Time for stakeholders to invest in Kenyan youth
Thursday, August 13th, 2020
The World Bank estimates 800,000 Kenyans join the labour market each year, and only 50,000 succeed in getting professional jobs.
Not surprisingly, the high level of unemployment has been blamed for escalating crime and insecurity.
The unemployment problem is global and presents a particularly difficult labour market experience for youth.
Youth represent the most abundant asset Kenya has or will have over the near future.
Nonetheless, there have been a considerable number of surveys, reports and studies that invariably conclude there are persistent risks and challenges faced by Kenyan youth. No jobs for graduate.
Those who own business are struggling, with regulations and competitions from other giant companies.
Today many youths in the country are trying creative and other jobs because of lack of opportunities and they have to survive.
We need our government and all the policy makers to start thinking and acting to support the youths.
We have things such as Access to Government Procurement Opportunities, but with no specialty, the youth have to struggle to get a chance.
When we talk of digital world, we have to change the way of doing business.
In the war on corruption, let us invest on technology from primary to secondary schools and colleges and make it a culture.
We must teach our kids through practice that hard work pays; otherwise, we will produce a generation that believes in shortcuts.
The creative economy is recognised as a significant sector and a meaningful contributor to national gross domestic product.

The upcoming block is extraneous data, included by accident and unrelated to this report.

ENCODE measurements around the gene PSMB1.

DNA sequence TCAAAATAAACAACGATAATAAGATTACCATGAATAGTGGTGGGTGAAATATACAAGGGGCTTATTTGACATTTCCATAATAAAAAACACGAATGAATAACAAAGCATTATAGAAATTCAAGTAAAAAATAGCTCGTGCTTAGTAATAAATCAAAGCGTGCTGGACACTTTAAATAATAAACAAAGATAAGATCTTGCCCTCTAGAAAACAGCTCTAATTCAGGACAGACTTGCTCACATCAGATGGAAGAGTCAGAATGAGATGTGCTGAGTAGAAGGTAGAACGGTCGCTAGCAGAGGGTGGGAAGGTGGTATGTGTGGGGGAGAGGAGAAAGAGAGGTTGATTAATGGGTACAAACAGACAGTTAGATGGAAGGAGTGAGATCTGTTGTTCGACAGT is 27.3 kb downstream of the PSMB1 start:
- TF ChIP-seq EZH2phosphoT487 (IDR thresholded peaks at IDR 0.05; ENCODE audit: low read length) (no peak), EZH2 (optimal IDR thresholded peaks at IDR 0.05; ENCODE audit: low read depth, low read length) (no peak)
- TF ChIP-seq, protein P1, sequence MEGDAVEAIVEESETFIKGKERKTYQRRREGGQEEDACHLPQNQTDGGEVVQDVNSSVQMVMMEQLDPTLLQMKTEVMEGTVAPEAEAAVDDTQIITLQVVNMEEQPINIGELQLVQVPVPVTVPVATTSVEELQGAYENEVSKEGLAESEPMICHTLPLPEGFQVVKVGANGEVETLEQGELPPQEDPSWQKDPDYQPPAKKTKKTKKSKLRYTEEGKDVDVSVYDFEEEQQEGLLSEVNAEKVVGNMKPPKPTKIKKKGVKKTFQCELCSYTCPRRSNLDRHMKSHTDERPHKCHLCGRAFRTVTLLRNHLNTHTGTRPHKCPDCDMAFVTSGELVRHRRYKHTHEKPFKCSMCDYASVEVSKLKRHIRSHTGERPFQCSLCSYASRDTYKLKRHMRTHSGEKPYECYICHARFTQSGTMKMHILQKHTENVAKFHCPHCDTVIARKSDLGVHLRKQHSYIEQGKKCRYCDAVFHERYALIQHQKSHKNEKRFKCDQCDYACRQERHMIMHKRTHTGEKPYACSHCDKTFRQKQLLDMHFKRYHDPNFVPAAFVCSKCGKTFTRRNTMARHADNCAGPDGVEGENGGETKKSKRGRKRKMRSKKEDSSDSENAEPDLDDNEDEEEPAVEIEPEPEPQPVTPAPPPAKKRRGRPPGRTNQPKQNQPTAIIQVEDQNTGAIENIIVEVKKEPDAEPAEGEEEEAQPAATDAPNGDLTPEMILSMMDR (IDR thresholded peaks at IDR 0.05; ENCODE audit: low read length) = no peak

It has spurred innovation and knowledge transfer across all sectors of the economy and is critical to foster inclusive development.
The country must now embrace the creative sector, and especially now with the pandemic, we have to ensure we support everyone including the youth.
In a time of rapid globalisation, many countries recognise combination of culture and commerce the creative industries represents is a powerful way of providing a distinctive image of a country or a city, helping it to stand out from its competitors.
Unfortunately, the youth have been marginalised and neglected; they’ve been put on the periphery.
During campaigns, politicians promise heaven on earth to them. It is only then that they value young people; promising to take into consideration their concerns, but once they get into power, nothing happens.
The government and politicians are antagonising young people more, they’re pushing them to desperation.
It is time for youth in Africa to rise and stand against false and empty promises every year and vote in the right and true leaders who have the right agenda and manifesto to help improve the youth and the environment for doing business.
With the Building Bridges Initiative, the youth of this country must have a special place and someone to help and support them.
Youths also should be honest and deliver when given such opportunities honest and good service.
No country can remain prosperous and stable without investing in its youth.
Kenya must realise there won’t be long-term security and development without opportunities for youth.
There is an urgent need to tackle worsening unemployment as it threatens social cohesion, political stability, and economic growth.
In particular, the government must do more and join hands with civil society and the private sector to provide conditions where young entrepreneurs can prosper.
For better development and improvement of the economy, youths must be number one priority in African. — The author is a freelance journalist.